As I mentioned a few days ago, the market is increasing doubting the possibility of a Federal Reserve interest rate rise later on today. You can see it in the way the dollar has sold off in recent sessions, the way gold and oil have rallied and even the equity markets too. Oil has traded above $50 per barrel for the first time in over a week, and this happening on the day of the FOMC should tell you something, similarly the S&P 500 got within a fraction of a point of the psychological 2000 level last night, which would have been the first time since the height of the market turbulence in mid-August. Clearly not only is the market seeing a hike as unlikely they view a hike as unwanted. Perhaps others don’t agree with my thesis that a small hike now would be a declaration of the strength of the US economy, and would lead to a more gentle hiking cycle later!
Over on this side of the pond the data published yesterday only reinforces my view as far as I’m concerned. The labour market data in the UK was very constructive with the unemployment rate falling yet again, down to 5.5%, but even more pertinent was the rise in average earnings to the fastest rate in 6 years. Admittedly the ex-bonus number showed a more steady increase, but when you add bonus’ we get a number which was 0.4% better than forecast, and a solid increase over the prior period. Now most of the time it pays to look at the ex-bonus number, but it’s worth pointing out that if bonus’ are better than expected that’s valuable information in its own right! My main point though is that the UK and US are together at the vanguard of the post-GFC recovery, despite recent concerns both of these economies remain in a very strong position and should really be considering tighter monetary policy at this point in the cycle.
The OECD has cut its global growth forecast on the back of poor Chinese data and recent market volatility. When you consider that there are increasingly public doubts about the veracity of Chinese GDP growth data – with some thinking that the East Asian giant is probably not even growing faster than 5% annualised GDP in reality (rather than the official 7%), you can imagine that even the OECD’s re-estimation of global growth might be on the high side. The OECD has clearly joined the ranks which includes the IMF and the CEO of Goldman Sachs, Lloyd Blankfein, who are seeking to discourage the Federal Reserve from hiking rates tonight.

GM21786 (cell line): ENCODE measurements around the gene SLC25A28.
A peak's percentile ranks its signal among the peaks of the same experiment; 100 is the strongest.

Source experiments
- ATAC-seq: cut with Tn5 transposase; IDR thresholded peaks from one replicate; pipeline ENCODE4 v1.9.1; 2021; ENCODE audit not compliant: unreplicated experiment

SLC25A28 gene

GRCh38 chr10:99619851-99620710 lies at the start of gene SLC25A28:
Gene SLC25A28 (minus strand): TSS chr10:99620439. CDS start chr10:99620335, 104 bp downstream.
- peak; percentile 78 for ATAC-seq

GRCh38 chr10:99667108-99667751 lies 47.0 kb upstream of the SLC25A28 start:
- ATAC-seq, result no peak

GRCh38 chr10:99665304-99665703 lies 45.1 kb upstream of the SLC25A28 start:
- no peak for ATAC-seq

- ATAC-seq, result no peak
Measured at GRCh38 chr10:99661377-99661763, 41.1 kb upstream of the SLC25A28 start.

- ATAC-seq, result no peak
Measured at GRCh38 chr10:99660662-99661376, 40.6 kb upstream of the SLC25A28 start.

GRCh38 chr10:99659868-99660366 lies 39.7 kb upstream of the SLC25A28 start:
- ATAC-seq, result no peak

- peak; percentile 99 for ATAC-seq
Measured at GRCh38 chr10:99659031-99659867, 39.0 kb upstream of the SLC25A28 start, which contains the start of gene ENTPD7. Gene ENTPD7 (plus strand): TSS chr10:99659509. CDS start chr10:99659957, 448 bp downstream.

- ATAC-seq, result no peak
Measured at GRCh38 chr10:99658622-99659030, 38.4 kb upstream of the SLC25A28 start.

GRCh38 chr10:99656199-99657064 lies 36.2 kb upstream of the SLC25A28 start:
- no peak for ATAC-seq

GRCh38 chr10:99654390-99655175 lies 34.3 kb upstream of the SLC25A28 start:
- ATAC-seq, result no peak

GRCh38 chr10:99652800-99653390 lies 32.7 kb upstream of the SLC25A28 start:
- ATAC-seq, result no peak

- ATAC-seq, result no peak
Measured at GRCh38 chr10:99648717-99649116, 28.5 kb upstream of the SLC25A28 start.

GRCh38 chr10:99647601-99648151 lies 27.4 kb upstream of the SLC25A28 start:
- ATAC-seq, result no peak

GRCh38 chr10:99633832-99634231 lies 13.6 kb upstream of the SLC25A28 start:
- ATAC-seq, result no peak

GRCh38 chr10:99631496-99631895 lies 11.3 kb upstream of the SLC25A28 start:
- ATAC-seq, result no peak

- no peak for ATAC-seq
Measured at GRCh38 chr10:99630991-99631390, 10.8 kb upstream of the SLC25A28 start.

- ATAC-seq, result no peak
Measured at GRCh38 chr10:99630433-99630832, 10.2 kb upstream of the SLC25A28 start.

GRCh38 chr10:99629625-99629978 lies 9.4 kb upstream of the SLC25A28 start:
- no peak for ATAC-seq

The bottom line is the market will most likely have its way tonight. It wouldn’t shock me if the FOMC tells us that rate hikes won’t happen until next year. If that happens we might get a brief dollar sell off, but at some point the worm will turn, and I’m guessing sooner than most expect. The dollar will quickly start to recover and will rally strongly, because this is the paradigm we are in – positive risk sentiment equals rising equities and a stronger dollar. But there is fundamental support for a dollar rally in a ‘no Fed hike’ scenario: the likelihood of the US central bank falling behind the curve will be that much greater if the Fed doesn’t hike now, and a more aggressive hiking cycle later could drive the greenback to fresh highs.
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